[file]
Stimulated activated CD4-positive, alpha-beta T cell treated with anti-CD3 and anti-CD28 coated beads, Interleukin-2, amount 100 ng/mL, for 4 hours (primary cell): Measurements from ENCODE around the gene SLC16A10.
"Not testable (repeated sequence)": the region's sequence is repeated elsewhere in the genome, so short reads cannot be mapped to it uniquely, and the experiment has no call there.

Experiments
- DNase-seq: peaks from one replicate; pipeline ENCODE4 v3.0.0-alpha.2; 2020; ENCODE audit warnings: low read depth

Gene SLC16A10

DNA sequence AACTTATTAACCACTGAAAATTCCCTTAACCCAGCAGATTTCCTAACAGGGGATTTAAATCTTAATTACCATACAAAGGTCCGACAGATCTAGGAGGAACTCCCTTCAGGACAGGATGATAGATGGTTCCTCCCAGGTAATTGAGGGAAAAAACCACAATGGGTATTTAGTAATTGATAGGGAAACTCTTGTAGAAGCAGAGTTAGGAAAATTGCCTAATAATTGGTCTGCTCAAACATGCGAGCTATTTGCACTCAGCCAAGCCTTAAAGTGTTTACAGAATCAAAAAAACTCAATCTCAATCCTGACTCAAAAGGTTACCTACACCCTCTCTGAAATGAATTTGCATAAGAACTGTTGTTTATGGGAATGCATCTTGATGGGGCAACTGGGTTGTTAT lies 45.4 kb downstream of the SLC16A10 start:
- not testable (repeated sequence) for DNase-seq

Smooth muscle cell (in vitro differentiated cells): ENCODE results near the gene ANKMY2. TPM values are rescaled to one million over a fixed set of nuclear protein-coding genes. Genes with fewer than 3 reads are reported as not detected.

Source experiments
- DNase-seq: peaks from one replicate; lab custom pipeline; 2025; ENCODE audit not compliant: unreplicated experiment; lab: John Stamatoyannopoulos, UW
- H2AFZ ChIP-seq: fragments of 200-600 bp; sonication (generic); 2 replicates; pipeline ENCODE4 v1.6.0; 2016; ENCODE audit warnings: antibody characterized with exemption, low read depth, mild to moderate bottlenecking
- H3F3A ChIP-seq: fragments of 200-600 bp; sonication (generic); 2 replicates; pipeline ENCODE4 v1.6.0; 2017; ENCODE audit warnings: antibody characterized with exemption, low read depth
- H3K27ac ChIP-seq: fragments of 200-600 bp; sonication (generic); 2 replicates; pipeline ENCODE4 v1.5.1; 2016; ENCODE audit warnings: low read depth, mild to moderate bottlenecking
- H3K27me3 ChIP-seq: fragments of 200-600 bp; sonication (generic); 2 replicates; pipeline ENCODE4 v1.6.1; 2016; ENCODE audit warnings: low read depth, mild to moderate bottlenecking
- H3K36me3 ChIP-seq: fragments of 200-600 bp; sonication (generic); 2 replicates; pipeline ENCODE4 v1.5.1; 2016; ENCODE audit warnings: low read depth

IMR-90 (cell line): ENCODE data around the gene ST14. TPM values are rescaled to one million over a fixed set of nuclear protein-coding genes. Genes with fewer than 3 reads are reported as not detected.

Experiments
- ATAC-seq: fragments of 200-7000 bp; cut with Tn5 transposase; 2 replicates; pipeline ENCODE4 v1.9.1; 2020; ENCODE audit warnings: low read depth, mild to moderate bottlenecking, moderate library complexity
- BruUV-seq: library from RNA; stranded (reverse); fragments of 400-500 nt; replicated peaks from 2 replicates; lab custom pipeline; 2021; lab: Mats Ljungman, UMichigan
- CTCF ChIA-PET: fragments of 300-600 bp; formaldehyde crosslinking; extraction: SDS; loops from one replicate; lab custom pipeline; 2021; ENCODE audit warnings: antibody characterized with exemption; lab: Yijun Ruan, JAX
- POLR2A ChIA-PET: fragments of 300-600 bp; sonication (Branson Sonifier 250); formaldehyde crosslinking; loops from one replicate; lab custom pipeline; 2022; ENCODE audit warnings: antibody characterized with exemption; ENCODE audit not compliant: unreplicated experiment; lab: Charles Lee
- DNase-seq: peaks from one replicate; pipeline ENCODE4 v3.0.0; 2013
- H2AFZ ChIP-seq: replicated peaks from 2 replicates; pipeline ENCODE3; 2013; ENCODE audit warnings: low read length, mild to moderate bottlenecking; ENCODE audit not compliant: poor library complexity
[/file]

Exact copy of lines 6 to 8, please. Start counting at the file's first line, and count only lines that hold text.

DNA sequence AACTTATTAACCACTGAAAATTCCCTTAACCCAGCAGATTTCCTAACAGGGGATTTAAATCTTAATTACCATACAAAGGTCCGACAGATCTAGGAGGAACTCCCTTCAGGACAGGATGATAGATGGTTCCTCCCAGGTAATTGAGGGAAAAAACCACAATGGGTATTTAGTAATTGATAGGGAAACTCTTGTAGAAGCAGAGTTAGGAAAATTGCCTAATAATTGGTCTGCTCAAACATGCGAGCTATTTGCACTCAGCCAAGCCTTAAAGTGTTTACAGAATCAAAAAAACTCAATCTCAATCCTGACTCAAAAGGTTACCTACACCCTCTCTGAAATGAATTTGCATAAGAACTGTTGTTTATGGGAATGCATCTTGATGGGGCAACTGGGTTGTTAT lies 45.4 kb downstream of the SLC16A10 start:
- not testable (repeated sequence) for DNase-seq

Smooth muscle cell (in vitro differentiated cells): ENCODE results near the gene ANKMY2. TPM values are rescaled to one million over a fixed set of nuclear protein-coding genes. Genes with fewer than 3 reads are reported as not detected.